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An Egyptian Hanukkah Tradition Lives on in NYC

An Egyptian Hanukkah Tradition Lives on in NYC


Shared by Nir Mesika
Recipe Roots: Alexandria, Egypt > Kiryat Ha'im, Israel > New York City

The kitchen in Nir Mesika’s childhood home near Haifa extended beyond its four walls — a seven minute walk in one direction and a five minute drive in another the homes of his grandparents. “Both families used to live in the kitchen,” Nir, who is the chef and owner of New York’s modern Israeli restaurant Timna, says.

On Hanukkah, pans of oil bubbled in both of his grandmothers’ kitchens. His Moroccan grandmother Mazal fried sfinge, a light doughnut, round with a hole in the center. Nearby, Rubi, Nir’s Egyptian grandmother would drop small bubble gum-sized balls of dough into the hot oil to make zalabia that were dressed with a syrup of honey and served after lighting the menorah.

While zalabia is popular with many Jewish families from the Maghreb to India for Hanukkah, Nir explains that Rubi learned her recipe from her Muslim neighbors in Alexandria who would make the sweet during Ramadan. “Even for the Jews, it was a really exciting month,” Nir explains recalling stories his grandmother told him growing up of an era where relations between Jews and their Muslim neighbors in Egypt were easier.

It’s a recipe Rubi brought with her to Paris where she lived for a year and finally to Israel, where she settled in 1951. She made it not only for Hanukkah but also for a Friday afternoon snack to tide Nir and other family members over to dinner, and for mimouna, a celebratory meal with many sweets to end Passover.  

When Nir moved to New York City in 2012, it was around the time of mimouna that he realized he missed his grandmother’s cooking, particularly her zalabia. He called Rubi for the recipe and put a riff on her doughnuts on the menu at his restaurant. He’s continued to play with it, swapping his grandmother’s rosewater with floral orange blossom water in a recipe he shared with us.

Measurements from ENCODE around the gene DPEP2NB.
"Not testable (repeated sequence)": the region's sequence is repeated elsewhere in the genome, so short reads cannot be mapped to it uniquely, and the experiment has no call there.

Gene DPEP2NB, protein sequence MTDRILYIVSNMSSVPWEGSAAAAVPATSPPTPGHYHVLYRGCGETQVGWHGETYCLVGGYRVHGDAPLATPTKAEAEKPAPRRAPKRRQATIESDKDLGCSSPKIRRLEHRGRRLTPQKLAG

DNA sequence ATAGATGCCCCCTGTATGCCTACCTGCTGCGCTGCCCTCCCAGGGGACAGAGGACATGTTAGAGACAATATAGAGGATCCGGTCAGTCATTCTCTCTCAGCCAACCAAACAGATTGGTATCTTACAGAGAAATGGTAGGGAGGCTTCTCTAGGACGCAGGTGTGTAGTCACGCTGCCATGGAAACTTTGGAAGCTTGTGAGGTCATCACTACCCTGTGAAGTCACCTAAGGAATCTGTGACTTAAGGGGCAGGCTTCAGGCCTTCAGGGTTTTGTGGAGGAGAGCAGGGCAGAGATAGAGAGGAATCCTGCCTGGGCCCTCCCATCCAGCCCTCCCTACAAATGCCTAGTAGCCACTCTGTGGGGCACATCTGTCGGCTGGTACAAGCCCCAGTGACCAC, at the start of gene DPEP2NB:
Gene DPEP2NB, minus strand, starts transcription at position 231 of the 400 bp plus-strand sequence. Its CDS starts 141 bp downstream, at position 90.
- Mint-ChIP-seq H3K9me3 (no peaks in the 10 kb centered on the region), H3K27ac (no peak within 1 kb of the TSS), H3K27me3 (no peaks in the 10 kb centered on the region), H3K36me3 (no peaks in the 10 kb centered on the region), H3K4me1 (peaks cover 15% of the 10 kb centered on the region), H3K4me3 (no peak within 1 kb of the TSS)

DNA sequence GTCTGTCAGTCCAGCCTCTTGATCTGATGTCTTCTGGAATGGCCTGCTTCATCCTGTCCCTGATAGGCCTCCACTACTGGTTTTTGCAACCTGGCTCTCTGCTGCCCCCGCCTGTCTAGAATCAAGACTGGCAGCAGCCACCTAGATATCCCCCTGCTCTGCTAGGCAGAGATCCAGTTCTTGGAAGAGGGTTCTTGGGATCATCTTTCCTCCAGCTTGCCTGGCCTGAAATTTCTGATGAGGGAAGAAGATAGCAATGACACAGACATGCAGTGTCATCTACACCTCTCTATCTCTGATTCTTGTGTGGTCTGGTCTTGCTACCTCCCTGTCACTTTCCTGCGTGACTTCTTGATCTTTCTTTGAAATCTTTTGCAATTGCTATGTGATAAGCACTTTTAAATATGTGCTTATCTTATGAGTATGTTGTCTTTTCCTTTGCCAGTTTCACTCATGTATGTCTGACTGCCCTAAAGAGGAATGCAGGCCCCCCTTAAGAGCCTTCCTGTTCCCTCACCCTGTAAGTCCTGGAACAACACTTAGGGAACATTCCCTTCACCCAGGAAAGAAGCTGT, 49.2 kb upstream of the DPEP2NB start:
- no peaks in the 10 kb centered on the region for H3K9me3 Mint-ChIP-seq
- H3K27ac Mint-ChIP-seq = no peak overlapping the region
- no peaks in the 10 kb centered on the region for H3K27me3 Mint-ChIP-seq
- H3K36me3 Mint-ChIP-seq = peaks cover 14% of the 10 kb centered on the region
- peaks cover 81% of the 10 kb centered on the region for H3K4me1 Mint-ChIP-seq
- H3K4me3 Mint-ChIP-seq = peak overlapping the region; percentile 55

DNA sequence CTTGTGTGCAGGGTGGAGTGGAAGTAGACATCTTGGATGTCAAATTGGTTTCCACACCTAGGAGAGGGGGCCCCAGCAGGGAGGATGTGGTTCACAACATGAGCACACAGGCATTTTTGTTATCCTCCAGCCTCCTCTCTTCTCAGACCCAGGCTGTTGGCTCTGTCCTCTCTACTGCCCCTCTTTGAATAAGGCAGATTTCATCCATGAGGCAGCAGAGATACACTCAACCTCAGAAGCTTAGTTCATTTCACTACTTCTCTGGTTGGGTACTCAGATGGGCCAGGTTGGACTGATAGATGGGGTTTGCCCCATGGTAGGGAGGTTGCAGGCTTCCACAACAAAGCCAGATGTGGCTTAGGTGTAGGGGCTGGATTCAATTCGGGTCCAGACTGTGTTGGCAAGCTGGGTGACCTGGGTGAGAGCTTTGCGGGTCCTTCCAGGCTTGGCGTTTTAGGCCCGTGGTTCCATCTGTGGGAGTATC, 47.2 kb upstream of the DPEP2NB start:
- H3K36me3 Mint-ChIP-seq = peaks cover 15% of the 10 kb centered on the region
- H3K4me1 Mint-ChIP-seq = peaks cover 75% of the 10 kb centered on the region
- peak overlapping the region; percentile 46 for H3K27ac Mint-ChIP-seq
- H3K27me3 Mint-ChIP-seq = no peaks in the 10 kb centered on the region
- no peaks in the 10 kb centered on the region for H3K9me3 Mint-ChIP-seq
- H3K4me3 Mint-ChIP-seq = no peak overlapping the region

Nir is the keeper of Rubi’s zalabia. “This recipe got a little forgotten,” Nir explains. “Basically, I’m the only one who makes it in the family.”

More Recipes from Nir’s Family:
Egyptian Short Rib & Okra Stew with Tomatoes and Fragrant Rice
Egyptian Chicken Sofrito with Potatoes

Rubi's Zalabia with Honey and Orange Blossom Syrup

Photos by Penny De Los Santos

Photos by Penny De Los Santos

Makes: about 2 dozen
Time: 1 hour and 30 minutes

For the dough:
2 cups all purpose flour
1 ½ cups warm water
2 ¼ teaspoons active dry yeast (1 packet)
1 tablespoon of sugar
2 tablespoons canola oil + canola oil for frying
¼ teaspoon salt

For the sauce:
½ cup honey
2 tablespoons orange blossom water
Juice from ½ a lemon
1 teaspoon lemon zest

1. For the dough: In a small bowl, add the yeast to warm water. Let sit until bubbles start to form, about 5 minutes.

2. Meanwhile, sift the flour into a medium bowl and add sugar.

3. Add the yeast mixture to the flour, and whisk to combine (dough should be on the wet side). Mix in oil and salt. Cover with plastic wrap and let rise for 40 minutes in a warm place or until dough has doubled in size and bubbles start to form on the top.

4. For the Syrup: Combine honey, orange blossom water, lemon juice, and lemon zest in a medium bowl. Set aside.

5. For the Doughnuts: Fill a high walled, heavy bottomed pot with 3-4 inches of canola oil. Warm the oil over high heat until small pieces of dough start to cook when you test them in the oil.

6. Lightly coat hands in oil. Working in batches, pinch off 2 tablespoons of dough at a time and gently lower into hot oil. The shape of the dough will be irregular.

7. Fry, turning occasionally, until puffed, crisp and golden brown, about 2 minutes each side. Make sure to monitor the heat (turning it down when necessary) so that the outside of the doughnuts do not cook too quickly leaving the inside undercooked. Remove from oil using a slotted spoon and place directly into the bowl with the sauce. Toss to coat.

8. Stack on a serving dish, sprinkle with extra sauce, and serve immediately.

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